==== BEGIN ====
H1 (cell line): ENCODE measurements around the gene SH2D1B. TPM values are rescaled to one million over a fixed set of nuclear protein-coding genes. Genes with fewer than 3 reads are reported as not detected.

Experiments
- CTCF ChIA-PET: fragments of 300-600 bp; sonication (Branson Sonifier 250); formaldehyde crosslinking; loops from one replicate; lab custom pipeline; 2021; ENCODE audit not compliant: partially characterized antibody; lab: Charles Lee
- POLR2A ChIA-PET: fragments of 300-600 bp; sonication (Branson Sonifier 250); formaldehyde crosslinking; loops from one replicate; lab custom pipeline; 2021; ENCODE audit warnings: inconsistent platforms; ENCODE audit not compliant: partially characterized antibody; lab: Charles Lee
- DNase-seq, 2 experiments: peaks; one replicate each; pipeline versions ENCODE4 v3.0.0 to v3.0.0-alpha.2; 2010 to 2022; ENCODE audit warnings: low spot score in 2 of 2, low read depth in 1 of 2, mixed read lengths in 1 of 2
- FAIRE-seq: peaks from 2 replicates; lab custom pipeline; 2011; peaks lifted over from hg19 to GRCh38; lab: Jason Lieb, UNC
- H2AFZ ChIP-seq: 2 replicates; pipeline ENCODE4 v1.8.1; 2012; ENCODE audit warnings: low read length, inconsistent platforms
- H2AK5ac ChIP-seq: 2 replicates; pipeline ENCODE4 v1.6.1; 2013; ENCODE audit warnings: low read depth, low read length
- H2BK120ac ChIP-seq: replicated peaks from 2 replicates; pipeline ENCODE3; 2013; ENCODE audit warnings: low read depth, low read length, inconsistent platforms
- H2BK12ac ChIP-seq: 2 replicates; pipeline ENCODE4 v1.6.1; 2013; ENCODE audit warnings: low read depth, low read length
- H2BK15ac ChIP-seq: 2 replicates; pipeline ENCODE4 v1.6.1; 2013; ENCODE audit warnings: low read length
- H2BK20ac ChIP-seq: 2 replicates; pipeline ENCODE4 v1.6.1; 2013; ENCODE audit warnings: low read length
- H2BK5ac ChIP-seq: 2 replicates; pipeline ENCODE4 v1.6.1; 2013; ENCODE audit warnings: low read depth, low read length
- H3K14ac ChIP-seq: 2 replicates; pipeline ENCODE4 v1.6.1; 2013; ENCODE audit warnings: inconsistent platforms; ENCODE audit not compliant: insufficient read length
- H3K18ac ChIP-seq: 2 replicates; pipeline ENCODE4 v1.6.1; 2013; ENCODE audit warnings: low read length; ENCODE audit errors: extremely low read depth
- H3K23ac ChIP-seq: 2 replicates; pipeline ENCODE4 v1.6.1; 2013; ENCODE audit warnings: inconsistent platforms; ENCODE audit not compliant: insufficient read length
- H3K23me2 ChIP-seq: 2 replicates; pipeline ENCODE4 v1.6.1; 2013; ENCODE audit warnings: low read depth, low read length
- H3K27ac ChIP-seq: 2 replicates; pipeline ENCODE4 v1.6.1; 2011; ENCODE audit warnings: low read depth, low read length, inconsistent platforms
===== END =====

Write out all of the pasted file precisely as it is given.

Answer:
H1 (cell line): ENCODE measurements around the gene SH2D1B. TPM values are rescaled to one million over a fixed set of nuclear protein-coding genes. Genes with fewer than 3 reads are reported as not detected.

Experiments
- CTCF ChIA-PET: fragments of 300-600 bp; sonication (Branson Sonifier 250); formaldehyde crosslinking; loops from one replicate; lab custom pipeline; 2021; ENCODE audit not compliant: partially characterized antibody; lab: Charles Lee
- POLR2A ChIA-PET: fragments of 300-600 bp; sonication (Branson Sonifier 250); formaldehyde crosslinking; loops from one replicate; lab custom pipeline; 2021; ENCODE audit warnings: inconsistent platforms; ENCODE audit not compliant: partially characterized antibody; lab: Charles Lee
- DNase-seq, 2 experiments: peaks; one replicate each; pipeline versions ENCODE4 v3.0.0 to v3.0.0-alpha.2; 2010 to 2022; ENCODE audit warnings: low spot score in 2 of 2, low read depth in 1 of 2, mixed read lengths in 1 of 2
- FAIRE-seq: peaks from 2 replicates; lab custom pipeline; 2011; peaks lifted over from hg19 to GRCh38; lab: Jason Lieb, UNC
- H2AFZ ChIP-seq: 2 replicates; pipeline ENCODE4 v1.8.1; 2012; ENCODE audit warnings: low read length, inconsistent platforms
- H2AK5ac ChIP-seq: 2 replicates; pipeline ENCODE4 v1.6.1; 2013; ENCODE audit warnings: low read depth, low read length
- H2BK120ac ChIP-seq: replicated peaks from 2 replicates; pipeline ENCODE3; 2013; ENCODE audit warnings: low read depth, low read length, inconsistent platforms
- H2BK12ac ChIP-seq: 2 replicates; pipeline ENCODE4 v1.6.1; 2013; ENCODE audit warnings: low read depth, low read length
- H2BK15ac ChIP-seq: 2 replicates; pipeline ENCODE4 v1.6.1; 2013; ENCODE audit warnings: low read length
- H2BK20ac ChIP-seq: 2 replicates; pipeline ENCODE4 v1.6.1; 2013; ENCODE audit warnings: low read length
- H2BK5ac ChIP-seq: 2 replicates; pipeline ENCODE4 v1.6.1; 2013; ENCODE audit warnings: low read depth, low read length
- H3K14ac ChIP-seq: 2 replicates; pipeline ENCODE4 v1.6.1; 2013; ENCODE audit warnings: inconsistent platforms; ENCODE audit not compliant: insufficient read length
- H3K18ac ChIP-seq: 2 replicates; pipeline ENCODE4 v1.6.1; 2013; ENCODE audit warnings: low read length; ENCODE audit errors: extremely low read depth
- H3K23ac ChIP-seq: 2 replicates; pipeline ENCODE4 v1.6.1; 2013; ENCODE audit warnings: inconsistent platforms; ENCODE audit not compliant: insufficient read length
- H3K23me2 ChIP-seq: 2 replicates; pipeline ENCODE4 v1.6.1; 2013; ENCODE audit warnings: low read depth, low read length
- H3K27ac ChIP-seq: 2 replicates; pipeline ENCODE4 v1.6.1; 2011; ENCODE audit warnings: low read depth, low read length, inconsistent platforms